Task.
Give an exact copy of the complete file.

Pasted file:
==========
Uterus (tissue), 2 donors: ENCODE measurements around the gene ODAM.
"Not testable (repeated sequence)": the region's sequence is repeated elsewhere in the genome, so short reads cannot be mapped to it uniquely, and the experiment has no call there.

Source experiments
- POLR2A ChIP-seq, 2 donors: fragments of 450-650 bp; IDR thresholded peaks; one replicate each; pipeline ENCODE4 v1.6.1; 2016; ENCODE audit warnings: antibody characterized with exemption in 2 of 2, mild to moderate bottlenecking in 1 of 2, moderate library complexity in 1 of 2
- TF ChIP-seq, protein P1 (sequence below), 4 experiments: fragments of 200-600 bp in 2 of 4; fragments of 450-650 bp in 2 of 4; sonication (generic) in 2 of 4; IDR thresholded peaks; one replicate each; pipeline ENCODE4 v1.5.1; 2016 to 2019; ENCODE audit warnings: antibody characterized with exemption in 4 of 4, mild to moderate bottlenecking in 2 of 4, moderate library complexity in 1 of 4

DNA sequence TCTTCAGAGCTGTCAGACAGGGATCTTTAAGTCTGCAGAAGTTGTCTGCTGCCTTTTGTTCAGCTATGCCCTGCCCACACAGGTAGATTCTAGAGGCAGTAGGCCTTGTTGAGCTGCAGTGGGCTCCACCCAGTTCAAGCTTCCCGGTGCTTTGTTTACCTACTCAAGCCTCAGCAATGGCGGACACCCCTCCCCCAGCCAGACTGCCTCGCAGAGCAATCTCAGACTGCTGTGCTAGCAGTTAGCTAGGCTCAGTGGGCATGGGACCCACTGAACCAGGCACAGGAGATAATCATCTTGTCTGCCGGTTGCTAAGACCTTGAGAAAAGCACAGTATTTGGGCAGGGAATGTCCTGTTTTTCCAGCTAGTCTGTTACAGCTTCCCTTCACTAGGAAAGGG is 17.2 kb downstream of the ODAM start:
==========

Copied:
Uterus (tissue), 2 donors: ENCODE measurements around the gene ODAM.
"Not testable (repeated sequence)": the region's sequence is repeated elsewhere in the genome, so short reads cannot be mapped to it uniquely, and the experiment has no call there.

Source experiments
- POLR2A ChIP-seq, 2 donors: fragments of 450-650 bp; IDR thresholded peaks; one replicate each; pipeline ENCODE4 v1.6.1; 2016; ENCODE audit warnings: antibody characterized with exemption in 2 of 2, mild to moderate bottlenecking in 1 of 2, moderate library complexity in 1 of 2
- TF ChIP-seq, protein P1 (sequence below), 4 experiments: fragments of 200-600 bp in 2 of 4; fragments of 450-650 bp in 2 of 4; sonication (generic) in 2 of 4; IDR thresholded peaks; one replicate each; pipeline ENCODE4 v1.5.1; 2016 to 2019; ENCODE audit warnings: antibody characterized with exemption in 4 of 4, mild to moderate bottlenecking in 2 of 4, moderate library complexity in 1 of 4

DNA sequence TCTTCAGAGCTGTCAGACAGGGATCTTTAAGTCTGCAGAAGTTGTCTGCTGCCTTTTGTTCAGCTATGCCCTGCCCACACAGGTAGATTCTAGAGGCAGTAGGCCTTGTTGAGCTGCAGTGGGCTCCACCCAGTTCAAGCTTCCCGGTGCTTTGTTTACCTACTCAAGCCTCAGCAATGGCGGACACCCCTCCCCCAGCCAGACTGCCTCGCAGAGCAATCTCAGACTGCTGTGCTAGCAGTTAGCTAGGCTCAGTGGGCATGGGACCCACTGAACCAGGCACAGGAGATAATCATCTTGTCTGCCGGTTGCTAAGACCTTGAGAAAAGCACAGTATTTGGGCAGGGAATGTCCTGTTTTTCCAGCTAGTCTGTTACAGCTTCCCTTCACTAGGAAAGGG is 17.2 kb downstream of the ODAM start: